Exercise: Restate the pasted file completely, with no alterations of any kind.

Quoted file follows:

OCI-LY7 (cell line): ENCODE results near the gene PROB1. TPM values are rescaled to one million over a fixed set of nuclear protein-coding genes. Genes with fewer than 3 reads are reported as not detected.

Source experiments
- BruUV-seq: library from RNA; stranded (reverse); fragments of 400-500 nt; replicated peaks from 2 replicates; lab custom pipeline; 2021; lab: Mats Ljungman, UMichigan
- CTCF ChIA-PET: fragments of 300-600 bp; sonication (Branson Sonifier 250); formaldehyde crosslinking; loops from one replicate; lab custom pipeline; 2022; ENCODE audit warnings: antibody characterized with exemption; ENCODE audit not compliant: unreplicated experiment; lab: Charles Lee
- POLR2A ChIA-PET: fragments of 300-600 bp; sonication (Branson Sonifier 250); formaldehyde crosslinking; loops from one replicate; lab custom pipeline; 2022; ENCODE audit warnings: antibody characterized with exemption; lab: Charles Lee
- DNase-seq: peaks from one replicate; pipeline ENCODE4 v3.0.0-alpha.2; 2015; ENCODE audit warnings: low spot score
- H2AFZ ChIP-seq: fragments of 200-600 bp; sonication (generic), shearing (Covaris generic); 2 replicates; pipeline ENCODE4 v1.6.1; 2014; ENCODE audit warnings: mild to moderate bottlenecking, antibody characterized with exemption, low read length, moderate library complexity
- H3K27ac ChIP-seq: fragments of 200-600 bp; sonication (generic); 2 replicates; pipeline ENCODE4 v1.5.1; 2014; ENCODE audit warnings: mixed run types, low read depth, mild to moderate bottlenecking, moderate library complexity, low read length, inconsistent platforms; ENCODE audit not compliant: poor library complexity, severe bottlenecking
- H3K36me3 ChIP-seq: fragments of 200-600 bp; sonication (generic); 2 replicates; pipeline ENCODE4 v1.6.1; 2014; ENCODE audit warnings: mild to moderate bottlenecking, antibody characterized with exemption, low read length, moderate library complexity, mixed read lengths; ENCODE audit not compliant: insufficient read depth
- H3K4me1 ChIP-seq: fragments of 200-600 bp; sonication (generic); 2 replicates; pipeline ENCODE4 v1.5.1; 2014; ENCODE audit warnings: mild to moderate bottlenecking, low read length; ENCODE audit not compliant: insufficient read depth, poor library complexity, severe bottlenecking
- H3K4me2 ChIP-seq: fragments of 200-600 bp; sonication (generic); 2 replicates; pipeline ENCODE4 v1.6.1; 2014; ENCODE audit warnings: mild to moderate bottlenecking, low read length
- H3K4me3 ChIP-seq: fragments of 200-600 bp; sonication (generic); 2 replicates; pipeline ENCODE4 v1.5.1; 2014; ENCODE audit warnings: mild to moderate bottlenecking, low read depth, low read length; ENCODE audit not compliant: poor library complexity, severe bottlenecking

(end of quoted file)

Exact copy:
OCI-LY7 (cell line): ENCODE results near the gene PROB1. TPM values are rescaled to one million over a fixed set of nuclear protein-coding genes. Genes with fewer than 3 reads are reported as not detected.

Source experiments
- BruUV-seq: library from RNA; stranded (reverse); fragments of 400-500 nt; replicated peaks from 2 replicates; lab custom pipeline; 2021; lab: Mats Ljungman, UMichigan
- CTCF ChIA-PET: fragments of 300-600 bp; sonication (Branson Sonifier 250); formaldehyde crosslinking; loops from one replicate; lab custom pipeline; 2022; ENCODE audit warnings: antibody characterized with exemption; ENCODE audit not compliant: unreplicated experiment; lab: Charles Lee
- POLR2A ChIA-PET: fragments of 300-600 bp; sonication (Branson Sonifier 250); formaldehyde crosslinking; loops from one replicate; lab custom pipeline; 2022; ENCODE audit warnings: antibody characterized with exemption; lab: Charles Lee
- DNase-seq: peaks from one replicate; pipeline ENCODE4 v3.0.0-alpha.2; 2015; ENCODE audit warnings: low spot score
- H2AFZ ChIP-seq: fragments of 200-600 bp; sonication (generic), shearing (Covaris generic); 2 replicates; pipeline ENCODE4 v1.6.1; 2014; ENCODE audit warnings: mild to moderate bottlenecking, antibody characterized with exemption, low read length, moderate library complexity
- H3K27ac ChIP-seq: fragments of 200-600 bp; sonication (generic); 2 replicates; pipeline ENCODE4 v1.5.1; 2014; ENCODE audit warnings: mixed run types, low read depth, mild to moderate bottlenecking, moderate library complexity, low read length, inconsistent platforms; ENCODE audit not compliant: poor library complexity, severe bottlenecking
- H3K36me3 ChIP-seq: fragments of 200-600 bp; sonication (generic); 2 replicates; pipeline ENCODE4 v1.6.1; 2014; ENCODE audit warnings: mild to moderate bottlenecking, antibody characterized with exemption, low read length, moderate library complexity, mixed read lengths; ENCODE audit not compliant: insufficient read depth
- H3K4me1 ChIP-seq: fragments of 200-600 bp; sonication (generic); 2 replicates; pipeline ENCODE4 v1.5.1; 2014; ENCODE audit warnings: mild to moderate bottlenecking, low read length; ENCODE audit not compliant: insufficient read depth, poor library complexity, severe bottlenecking
- H3K4me2 ChIP-seq: fragments of 200-600 bp; sonication (generic); 2 replicates; pipeline ENCODE4 v1.6.1; 2014; ENCODE audit warnings: mild to moderate bottlenecking, low read length
- H3K4me3 ChIP-seq: fragments of 200-600 bp; sonication (generic); 2 replicates; pipeline ENCODE4 v1.5.1; 2014; ENCODE audit warnings: mild to moderate bottlenecking, low read depth, low read length; ENCODE audit not compliant: poor library complexity, severe bottlenecking